Three centuries of European furniture and works of art from historic Scottish country house to be offered at auction

Art Daily
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Flemish Mythological Tapestry of Dido and Aenaes. Estimate: £6000 - 8000 + fees. Photo: Lyon & Turnbull.
Flemish Mythological Tapestry of Dido and Aenaes. Estimate: £6000 – 8000 + fees. Photo: Lyon & Turnbull.

EDINBURGH.- This September Lyon & Turnbull’s Five Centuries auction in Edinburgh will include a selection of furniture and works of art from Balcarres House, Fife, home of the Earls of Crawford and Balcarres. Balcarres House, commanding a view across the Firth of Forth, has been home to the Lindsay family since 1595.

The furniture and works of art presented in the auction on 3rd September provide a cross-section of life in a grand country house. Through these pieces, a glimpse into the public and private lives of the previous generations who called Balcarres home, is offered.

“The collection provides us with a rare glimpse into another world and a time gone by, and it truly captures the spirit we aim to achieve in our ‘Five Centuries’ auctions. From the rare and beautiful terracotta figure study of Bacchus and Ariadne by Giuseppe Piamontini (1664-1742), to the everyday objects like the collection of copper kitchen wares, the selection encompasses the life of a grand country house.” – Specialist and Head of Sale, Douglas Girton.

The property of the Earls of Crawford & Balcarres on offer spans over three centuries of European art and interiors. Feature items include: an interesting Flemish tapestry, dating from 17th-18th century, depicting the legend of Dido and Aenaes, estimated at £6,000-8,000*; and a fascinating 17th century terracotta sculpture of Bacchus and Ariadne attributed to Italian sculptor Giuseppe Piamontini, estimated at £3,000-5,000*. Moving into the 19th century, on offer is a remarkable French Florentine marble and pietra dura mantel clock by Paris maker Hunziker, with a beautiful lapis lazuli dial, expected to reach between £2000-3000*, and a rare pair of French Carton Moule ‘seaside’ dolls, dating to around 1800, and estimated at £1,000-1,500*, as well as over 200 lots from the attics and stores of the house to include furniture, clocks, pictures and works of art.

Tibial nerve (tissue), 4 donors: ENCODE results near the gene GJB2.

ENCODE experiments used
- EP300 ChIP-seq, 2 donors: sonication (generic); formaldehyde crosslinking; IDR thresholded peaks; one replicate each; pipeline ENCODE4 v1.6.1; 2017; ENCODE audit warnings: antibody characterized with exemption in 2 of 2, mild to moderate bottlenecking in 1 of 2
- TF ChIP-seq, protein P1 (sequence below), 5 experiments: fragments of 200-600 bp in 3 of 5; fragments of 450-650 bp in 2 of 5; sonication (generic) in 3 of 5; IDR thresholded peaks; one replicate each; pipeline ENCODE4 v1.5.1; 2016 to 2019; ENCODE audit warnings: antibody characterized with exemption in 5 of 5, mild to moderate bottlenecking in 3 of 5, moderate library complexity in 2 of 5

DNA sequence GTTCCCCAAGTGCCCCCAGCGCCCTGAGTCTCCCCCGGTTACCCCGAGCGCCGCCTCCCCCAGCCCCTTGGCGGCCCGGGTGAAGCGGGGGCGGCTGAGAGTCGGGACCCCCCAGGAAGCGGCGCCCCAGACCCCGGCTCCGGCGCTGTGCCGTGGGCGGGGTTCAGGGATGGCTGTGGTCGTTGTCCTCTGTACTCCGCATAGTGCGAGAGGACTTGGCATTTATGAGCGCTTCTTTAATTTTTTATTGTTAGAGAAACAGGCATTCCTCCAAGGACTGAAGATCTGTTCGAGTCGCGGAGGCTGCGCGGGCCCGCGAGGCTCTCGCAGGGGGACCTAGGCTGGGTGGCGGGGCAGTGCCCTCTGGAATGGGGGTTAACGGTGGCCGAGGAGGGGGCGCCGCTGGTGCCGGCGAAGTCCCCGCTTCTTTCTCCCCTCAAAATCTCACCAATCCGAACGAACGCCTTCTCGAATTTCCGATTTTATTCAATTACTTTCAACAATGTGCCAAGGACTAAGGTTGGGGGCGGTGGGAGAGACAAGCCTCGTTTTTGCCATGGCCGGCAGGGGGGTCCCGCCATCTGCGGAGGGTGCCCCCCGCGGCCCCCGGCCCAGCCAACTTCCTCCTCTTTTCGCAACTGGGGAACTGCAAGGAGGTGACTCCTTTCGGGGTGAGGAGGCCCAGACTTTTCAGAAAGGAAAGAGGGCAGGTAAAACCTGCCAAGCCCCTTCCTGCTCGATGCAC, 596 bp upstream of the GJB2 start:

Lord Balniel and heir apparent to the 29th Earl of Crawford, commented “Balcarres continues to be our family home as we continue into the 21st century. It has been a fascinating process going on a voyage of discovery through our attics with the Lyon & Turnbull team, and we are very much looking forward to watching the pieces find new homes next month.”

The Earl of Crawford is one the most ancient extant titles in Great Britain, created for Sir David Lindsay in 1398, who married a daughter of Robert II. The title has stayed with various branches of the Lindsay family ever since. Alexander Lindsay (1618 -1659) was created 1st Earl of Balcarres in 1651, and the 6th Earl of Balcarres, another Alexander Lindsay (1752-1825), sold the estate to his younger brother Robert in 1791, who enlarged the house with a bow-fronted Georgian extension. Subsequent additions and improvements were undertaken in the 19th century, the first headed by the Scottish architect William Burn 1839-1843, who greatly enhanced and unified the Scots Baronial design of the house, and later by another Scottish architect, David Bryce 1863-1867, designer of Fettes College. The terraced gardens have long been a celebrated feature of the house, and were described as ‘ second only in Scotland to those of Drummond Castle. Their character is truly magnificent…’

The Earldoms of Crawford and Balcarres have been joint since 1848, when James Lindsay, 7th Earl of Balcarres, put forth a claim for the Earldom of Crawford, which had remained dormant since 1808, when the 22nd Earl, George Lindsay-Crawford, died unmarried.

Previous properties owned by the Lindsay family include Haigh Hall, Greater Manchester; Dunecht House, Aberdeenshire; Stepleton House, Dorset; and a townhouse on South Audley Street, London, where some of the pieces on offer are likely to have resided at one time or another.